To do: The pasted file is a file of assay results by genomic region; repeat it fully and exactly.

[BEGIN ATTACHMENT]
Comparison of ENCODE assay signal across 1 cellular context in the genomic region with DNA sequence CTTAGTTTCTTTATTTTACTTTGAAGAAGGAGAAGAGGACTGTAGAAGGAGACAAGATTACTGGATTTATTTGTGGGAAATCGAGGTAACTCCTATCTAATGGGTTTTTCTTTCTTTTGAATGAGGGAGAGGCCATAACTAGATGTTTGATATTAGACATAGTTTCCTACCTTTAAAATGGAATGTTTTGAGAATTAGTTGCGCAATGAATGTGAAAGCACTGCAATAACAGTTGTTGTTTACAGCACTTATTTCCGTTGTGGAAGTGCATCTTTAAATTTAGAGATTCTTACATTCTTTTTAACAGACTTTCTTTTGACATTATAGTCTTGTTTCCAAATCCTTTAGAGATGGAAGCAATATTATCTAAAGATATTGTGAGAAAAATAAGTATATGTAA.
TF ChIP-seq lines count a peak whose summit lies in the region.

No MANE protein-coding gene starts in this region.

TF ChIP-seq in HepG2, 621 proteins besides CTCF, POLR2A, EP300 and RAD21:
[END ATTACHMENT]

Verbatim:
Comparison of ENCODE assay signal across 1 cellular context in the genomic region with DNA sequence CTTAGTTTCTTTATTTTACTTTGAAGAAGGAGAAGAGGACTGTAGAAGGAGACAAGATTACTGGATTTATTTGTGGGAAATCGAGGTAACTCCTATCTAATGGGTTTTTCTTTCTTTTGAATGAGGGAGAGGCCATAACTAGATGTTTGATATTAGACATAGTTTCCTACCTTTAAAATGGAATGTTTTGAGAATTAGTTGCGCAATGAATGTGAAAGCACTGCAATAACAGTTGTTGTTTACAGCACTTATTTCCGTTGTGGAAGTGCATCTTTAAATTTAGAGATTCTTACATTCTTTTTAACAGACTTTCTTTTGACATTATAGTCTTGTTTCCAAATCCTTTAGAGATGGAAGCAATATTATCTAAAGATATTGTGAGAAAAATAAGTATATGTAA.
TF ChIP-seq lines count a peak whose summit lies in the region.

No MANE protein-coding gene starts in this region.

TF ChIP-seq in HepG2, 621 proteins besides CTCF, POLR2A, EP300 and RAD21: